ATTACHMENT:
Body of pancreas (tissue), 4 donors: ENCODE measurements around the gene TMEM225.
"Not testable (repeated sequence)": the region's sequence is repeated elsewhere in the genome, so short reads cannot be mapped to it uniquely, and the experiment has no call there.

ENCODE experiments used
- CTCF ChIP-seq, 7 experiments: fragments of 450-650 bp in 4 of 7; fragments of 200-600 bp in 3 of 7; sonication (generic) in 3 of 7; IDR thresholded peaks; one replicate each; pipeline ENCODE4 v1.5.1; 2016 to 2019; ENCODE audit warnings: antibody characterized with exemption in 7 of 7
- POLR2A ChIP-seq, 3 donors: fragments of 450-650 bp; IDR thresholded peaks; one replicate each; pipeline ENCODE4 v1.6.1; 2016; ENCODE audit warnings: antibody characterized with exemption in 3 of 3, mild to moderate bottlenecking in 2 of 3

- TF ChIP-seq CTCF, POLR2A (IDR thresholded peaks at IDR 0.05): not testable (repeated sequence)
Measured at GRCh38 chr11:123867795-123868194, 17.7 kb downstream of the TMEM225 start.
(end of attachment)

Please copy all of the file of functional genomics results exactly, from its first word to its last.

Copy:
Body of pancreas (tissue), 4 donors: ENCODE measurements around the gene TMEM225.
"Not testable (repeated sequence)": the region's sequence is repeated elsewhere in the genome, so short reads cannot be mapped to it uniquely, and the experiment has no call there.

ENCODE experiments used
- CTCF ChIP-seq, 7 experiments: fragments of 450-650 bp in 4 of 7; fragments of 200-600 bp in 3 of 7; sonication (generic) in 3 of 7; IDR thresholded peaks; one replicate each; pipeline ENCODE4 v1.5.1; 2016 to 2019; ENCODE audit warnings: antibody characterized with exemption in 7 of 7
- POLR2A ChIP-seq, 3 donors: fragments of 450-650 bp; IDR thresholded peaks; one replicate each; pipeline ENCODE4 v1.6.1; 2016; ENCODE audit warnings: antibody characterized with exemption in 3 of 3, mild to moderate bottlenecking in 2 of 3

- TF ChIP-seq CTCF, POLR2A (IDR thresholded peaks at IDR 0.05): not testable (repeated sequence)
Measured at GRCh38 chr11:123867795-123868194, 17.7 kb downstream of the TMEM225 start.